As 2018 draws to a close and we look ahead to 2019, one topic is dominating conversations throughout the shipping industry.
The International Maritime Organisation (IMO)’s sulphur cap to ban fuels with over 0.5% m/m sulphur content by weight, was first agreed in 2008, with an agreed deadline of January 2020. Today, despite having had a decade to prepare, the close proximity of the deadline has the shipping sector in a near-crisis situation.
A situation has now emerged in which the whole shipping industry has a challenge on its hands – to make the approximately 60,000 commercial vessels operations today compliant with the new rules in just over 12 months. As it stands, only a tiny proportion are currently compliant. A gargantuan task then, which has left many companies wondering if efforts now are just going to be too little, too late.
When it comes to tackling this, consensus is that there are 2 options available. Either change the fuel source entirely (which was the intention of the 2008 agreement) or to cut down the sulphur emissions from the fuel currently being used.
For someone coming into the situation blind and unaware of the complexities of the problem, the obvious solution to this would be to change the fuel to a low-sulphur alternative. If you’re currently using environmentally-unfriendly fuel with high sulphur emissions, just use a more environmentally friendly fuel source with lower sulphur emissions, right?
Well, kind of, but it’s not that easy. It could have been, if the industry had acted collectively in the early 2010’s, but they didn’t. The situation now exists where alternatives to high-sulphur fuels are available, namely Liquified Natural Gas (LNG) but the timescales mean that the adoption needed simply isn’t possible by the 2020 deadline.
According to DNV GL, there are approximately 125 LNG-reliant ships in operation at the moment with another 400-600 expected to be delivered by 2020. These certainly tick the boxes, as LNG reduces sulphur emissions by up to 95%, but that figure is nowhere near enough to scratch the surface of the 60K vessels out there today.
So LNG might be the future of environmentally responsible shipping, but it’s unlikely to be the solution for companies that want to be compliant with the sulphur cap by 2020.
So, as companies aren’t able to change their fuel source en masse, they’re turning to another solution – reducing the emissions of the fuel they’re using. This means Exhaust Gas Cleaning Systems, more commonly known as scrubbers. Retrofitting this technology typically only takes around 2 weeks to install and can reduce emissions to the levels demanded by the cap.
So, problem solved, scrubbers are the answer!
Well, not quite.
The problem here is volume. Even though the scrubbers themselves only take around 2 weeks to fit, the capacity of manufacturers to install them simply doesn’t meet demand. For example, Wartsila installed 70-80 scrubbers last year, which amounted to a third of those installed across the industry. That means that last year 0.4% of the industry was ‘scrubbed’. With a year to go.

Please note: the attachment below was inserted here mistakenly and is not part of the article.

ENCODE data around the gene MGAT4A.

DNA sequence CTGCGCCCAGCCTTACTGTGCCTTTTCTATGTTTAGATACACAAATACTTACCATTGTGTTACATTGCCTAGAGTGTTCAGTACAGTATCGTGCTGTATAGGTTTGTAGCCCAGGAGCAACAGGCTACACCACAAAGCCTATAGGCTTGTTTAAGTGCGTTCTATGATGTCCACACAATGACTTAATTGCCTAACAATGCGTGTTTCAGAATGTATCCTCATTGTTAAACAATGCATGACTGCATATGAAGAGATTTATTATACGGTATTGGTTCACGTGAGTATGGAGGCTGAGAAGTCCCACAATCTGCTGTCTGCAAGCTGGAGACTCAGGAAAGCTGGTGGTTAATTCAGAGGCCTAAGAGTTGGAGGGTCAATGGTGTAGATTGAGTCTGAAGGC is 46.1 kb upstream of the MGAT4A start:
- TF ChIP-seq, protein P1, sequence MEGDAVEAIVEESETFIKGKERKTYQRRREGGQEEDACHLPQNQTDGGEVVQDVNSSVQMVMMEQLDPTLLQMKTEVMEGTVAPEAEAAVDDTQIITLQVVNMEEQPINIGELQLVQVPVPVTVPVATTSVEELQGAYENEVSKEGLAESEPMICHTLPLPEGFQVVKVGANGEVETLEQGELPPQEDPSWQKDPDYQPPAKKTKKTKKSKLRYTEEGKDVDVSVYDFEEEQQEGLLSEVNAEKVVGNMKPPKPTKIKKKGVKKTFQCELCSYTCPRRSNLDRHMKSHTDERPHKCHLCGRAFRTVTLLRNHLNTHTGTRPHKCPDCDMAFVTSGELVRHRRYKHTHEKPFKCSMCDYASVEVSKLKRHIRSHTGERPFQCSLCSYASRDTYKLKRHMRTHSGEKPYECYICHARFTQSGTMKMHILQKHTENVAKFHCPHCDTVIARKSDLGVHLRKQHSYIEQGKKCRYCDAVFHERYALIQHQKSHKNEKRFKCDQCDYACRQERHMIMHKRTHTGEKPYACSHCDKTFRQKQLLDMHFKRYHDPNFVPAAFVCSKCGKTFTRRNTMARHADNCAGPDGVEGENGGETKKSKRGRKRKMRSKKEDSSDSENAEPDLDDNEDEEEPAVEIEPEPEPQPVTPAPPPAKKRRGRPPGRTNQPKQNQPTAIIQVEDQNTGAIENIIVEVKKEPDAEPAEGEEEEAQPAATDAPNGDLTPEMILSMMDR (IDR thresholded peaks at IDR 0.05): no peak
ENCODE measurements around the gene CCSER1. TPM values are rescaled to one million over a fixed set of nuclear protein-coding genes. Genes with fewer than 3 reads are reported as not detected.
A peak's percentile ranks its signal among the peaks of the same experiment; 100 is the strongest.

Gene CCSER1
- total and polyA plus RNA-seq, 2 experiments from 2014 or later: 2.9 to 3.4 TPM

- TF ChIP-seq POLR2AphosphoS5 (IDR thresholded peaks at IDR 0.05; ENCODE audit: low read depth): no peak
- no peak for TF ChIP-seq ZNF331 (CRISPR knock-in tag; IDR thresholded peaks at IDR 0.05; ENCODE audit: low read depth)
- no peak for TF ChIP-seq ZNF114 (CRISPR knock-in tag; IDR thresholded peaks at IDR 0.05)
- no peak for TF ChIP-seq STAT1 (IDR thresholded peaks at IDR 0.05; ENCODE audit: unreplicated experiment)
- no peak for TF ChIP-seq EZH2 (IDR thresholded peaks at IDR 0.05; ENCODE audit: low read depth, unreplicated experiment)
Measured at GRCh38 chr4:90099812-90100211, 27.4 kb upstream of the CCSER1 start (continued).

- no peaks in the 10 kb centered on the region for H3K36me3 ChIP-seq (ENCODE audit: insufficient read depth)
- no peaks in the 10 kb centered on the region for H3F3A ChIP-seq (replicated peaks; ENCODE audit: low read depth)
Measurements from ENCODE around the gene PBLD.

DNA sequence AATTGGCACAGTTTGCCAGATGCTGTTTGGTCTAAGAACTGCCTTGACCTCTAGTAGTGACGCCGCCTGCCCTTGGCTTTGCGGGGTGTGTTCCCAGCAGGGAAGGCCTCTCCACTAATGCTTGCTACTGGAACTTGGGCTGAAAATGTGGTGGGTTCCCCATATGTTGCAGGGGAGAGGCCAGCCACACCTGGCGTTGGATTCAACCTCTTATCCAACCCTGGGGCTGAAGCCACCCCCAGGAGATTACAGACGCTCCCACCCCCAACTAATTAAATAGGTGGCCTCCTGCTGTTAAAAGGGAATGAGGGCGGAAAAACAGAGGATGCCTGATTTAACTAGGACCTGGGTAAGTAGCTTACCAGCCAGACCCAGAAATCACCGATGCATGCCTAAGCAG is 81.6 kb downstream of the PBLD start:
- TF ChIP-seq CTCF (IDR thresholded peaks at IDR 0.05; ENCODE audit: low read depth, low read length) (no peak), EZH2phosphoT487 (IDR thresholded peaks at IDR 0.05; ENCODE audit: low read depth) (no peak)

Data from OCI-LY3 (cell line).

That’s not to say that scrubber production and implementation won’t increase significantly. Predictably, as demand has grown for scrubbers, so has supply. Companies are emerging regularly that are manufacturing scrubbers and looking to capitalise on the booming market. But that may be the cause of more problems.
Whilst potentially fast (even though lead manufacturing times can take up to 9 months), installation is still an expensive process, estimated to cost between €1-5M per vessel. That means that ship owners are looking to lower costs and some companies have emerged that are more than happy to offer cut-price options to capitalise on this need.
The concern from some, including from Yara Marine Technologies CSO, Kai Latun, is that these companies are manufacturing products with cheaper materials that aren’t corrosion-proof. That means that, even if enough scrubbers can be manufactured to meet demand, there could be a crisis in a few years’ time when those same scrubbers need replacing.
That’s the question that’s being asked all over the shipping industry. Given that it’s already been over 10 years, it seems unlikely implementation will be delayed. However, it looks equally impossible that the vast amount of vessels needed make themselves compliant in the time left. Many think something’s got to give, but aren’t sure exactly what that something should, or will, be.
It’s unthinkable that the global shipping industry should grind to a halt, but the now-urgent timescales involved means we’re left with an impasse. The volume of non-compliant ships contrasted with an immovable legislative deadline means, going into 2019, the industry is scratching its head for a solution.
So, will something give? Have the IMO got a choice but to change the legislation, or will it simply be ignored? Let me know what you think the sulphur cap means for the industry in the comments.